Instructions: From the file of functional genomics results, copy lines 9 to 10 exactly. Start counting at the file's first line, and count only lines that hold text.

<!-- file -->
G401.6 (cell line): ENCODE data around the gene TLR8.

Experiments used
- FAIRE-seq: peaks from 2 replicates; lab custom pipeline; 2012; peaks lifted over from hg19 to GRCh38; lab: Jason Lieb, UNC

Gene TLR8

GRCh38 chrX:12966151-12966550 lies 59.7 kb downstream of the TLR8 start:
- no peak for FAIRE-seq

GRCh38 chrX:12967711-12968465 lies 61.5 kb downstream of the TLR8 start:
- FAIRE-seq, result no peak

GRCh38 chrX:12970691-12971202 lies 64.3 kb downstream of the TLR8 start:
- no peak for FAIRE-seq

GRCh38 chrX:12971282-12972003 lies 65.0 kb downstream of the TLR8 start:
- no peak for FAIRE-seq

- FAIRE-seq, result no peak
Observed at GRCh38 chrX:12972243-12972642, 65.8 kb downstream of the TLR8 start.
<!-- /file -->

GRCh38 chrX:12970691-12971202 lies 64.3 kb downstream of the TLR8 start:
- no peak for FAIRE-seq